Mirari Artime, Aulesti (Bizkaia). Many Basques, for one reason or another, left their country to immigrate to other corners of the planet but continue to have a special attachment to Euskadi. This is the case of Ramón Jayo Astorkia, oldest son of Felix Jaio and Pilar Astorkia, originally from Aulesti that despite being 15,985 kilometers from Lea Artibai, maintains his connection to the Basque Country. The Town Hall recently received a letter inviting them his countrymen to visit the Council of Hinchinbrook Shire, where he has become the first Basque Mayor in Australia.
“We have already met, and his sister has also come to spend summers with us,” the Mayor of Aulestia, Mikel Ansotegi, explained. In the message “he assures us that we will be very well received by his council that sends us information so that we can get to know each other better. It seems curious to share the news with his neighbors so that they realize how far people from our town are able to reach,” he stressed.
Originally from the farmhouses of Garaur and Zetokiz, the Jaio Astorkias are part of the wave of immigrants who went to Australia due to economic reasons, as well as the fruit of an aggressive campaign to increase its population beginning in 1958. More than 5,000 Spanish people opted to adventure to Oceania, half of which were Basque.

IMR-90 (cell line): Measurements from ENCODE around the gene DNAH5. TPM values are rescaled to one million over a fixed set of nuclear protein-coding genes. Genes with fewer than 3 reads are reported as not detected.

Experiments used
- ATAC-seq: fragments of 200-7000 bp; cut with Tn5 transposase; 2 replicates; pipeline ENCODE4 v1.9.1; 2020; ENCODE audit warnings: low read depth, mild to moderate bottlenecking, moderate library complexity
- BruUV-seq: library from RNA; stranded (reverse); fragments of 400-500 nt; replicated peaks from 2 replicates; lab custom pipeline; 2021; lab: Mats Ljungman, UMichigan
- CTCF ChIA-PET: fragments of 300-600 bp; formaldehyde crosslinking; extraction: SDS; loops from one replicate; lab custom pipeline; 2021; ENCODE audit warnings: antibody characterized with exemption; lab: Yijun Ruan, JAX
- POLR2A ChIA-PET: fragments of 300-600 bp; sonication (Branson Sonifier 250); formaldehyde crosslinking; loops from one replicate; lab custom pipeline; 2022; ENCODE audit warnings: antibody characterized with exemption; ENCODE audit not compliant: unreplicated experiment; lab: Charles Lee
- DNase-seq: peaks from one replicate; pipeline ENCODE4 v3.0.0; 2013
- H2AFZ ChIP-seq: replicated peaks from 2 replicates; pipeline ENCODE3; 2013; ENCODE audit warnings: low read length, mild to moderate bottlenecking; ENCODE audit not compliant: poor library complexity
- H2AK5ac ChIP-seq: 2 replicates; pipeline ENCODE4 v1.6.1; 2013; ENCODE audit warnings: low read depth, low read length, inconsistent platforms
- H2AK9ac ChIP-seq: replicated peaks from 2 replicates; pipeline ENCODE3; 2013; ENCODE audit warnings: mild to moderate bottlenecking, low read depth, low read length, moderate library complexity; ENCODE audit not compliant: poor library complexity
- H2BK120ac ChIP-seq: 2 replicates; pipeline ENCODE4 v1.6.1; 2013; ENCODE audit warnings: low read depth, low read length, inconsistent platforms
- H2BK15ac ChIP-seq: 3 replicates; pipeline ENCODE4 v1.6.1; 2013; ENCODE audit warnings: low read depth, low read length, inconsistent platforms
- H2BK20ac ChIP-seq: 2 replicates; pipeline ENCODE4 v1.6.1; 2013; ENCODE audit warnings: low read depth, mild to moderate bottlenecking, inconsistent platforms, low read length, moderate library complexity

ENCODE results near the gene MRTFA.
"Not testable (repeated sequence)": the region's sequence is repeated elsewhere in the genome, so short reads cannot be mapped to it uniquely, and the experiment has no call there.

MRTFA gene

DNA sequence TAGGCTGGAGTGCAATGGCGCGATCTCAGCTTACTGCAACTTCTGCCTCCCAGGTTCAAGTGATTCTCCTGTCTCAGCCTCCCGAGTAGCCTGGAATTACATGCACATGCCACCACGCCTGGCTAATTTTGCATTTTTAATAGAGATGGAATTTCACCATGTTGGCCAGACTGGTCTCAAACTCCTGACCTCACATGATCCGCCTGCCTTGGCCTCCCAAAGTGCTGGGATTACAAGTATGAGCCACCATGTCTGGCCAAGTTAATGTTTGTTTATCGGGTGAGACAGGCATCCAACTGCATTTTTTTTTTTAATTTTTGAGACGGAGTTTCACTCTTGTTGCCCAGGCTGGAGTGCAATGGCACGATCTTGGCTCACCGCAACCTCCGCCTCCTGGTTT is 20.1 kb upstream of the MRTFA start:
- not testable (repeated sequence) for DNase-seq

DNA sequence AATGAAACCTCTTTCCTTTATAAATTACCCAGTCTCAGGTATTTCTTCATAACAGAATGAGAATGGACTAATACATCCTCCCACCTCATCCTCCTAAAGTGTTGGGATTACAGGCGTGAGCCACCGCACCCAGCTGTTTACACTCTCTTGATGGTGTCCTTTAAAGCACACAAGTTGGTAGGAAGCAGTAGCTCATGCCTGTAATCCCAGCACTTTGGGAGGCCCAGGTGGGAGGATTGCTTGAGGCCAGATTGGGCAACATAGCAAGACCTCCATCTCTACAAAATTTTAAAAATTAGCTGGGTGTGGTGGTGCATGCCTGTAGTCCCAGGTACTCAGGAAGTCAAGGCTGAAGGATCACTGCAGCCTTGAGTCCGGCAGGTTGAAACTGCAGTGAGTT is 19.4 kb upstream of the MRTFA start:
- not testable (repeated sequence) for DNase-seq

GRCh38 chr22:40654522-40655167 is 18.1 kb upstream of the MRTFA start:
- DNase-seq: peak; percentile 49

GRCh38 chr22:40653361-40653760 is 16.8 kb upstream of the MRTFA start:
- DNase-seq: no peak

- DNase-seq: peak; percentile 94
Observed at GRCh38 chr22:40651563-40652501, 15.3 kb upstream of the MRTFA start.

There are indications that the first who entered the country were merchant marines from Bermeo who left their boats in Sydney after hearing about work opportunities in the sugar cane fields in North Queensland. Several centuries later, a second-generation Basque is the mayor of a small Australian town with 12, 558 inhabitants that is part of a state so large that there is a boundary separating the north from the rest of the State.
His council is comprised of six councilmen and the mayor that are elected every four years. In past elections, Jayo won with 51.85% of the votes, while his main rival obtained 32.44%. Even if only a few people in Aulestia know him, his neighbors are sure that, “if he has the blood of Lea Artibai, he will be a good person. A good handshake is enough to keep his word,” they assure. With Euskera as his mother tongue, his friends remind us that Ramon Jaio “although he has maintained his mother-tongue, has now become part of the history of Basque people in Australia.”
(Published 03-01-2017 in El Correo)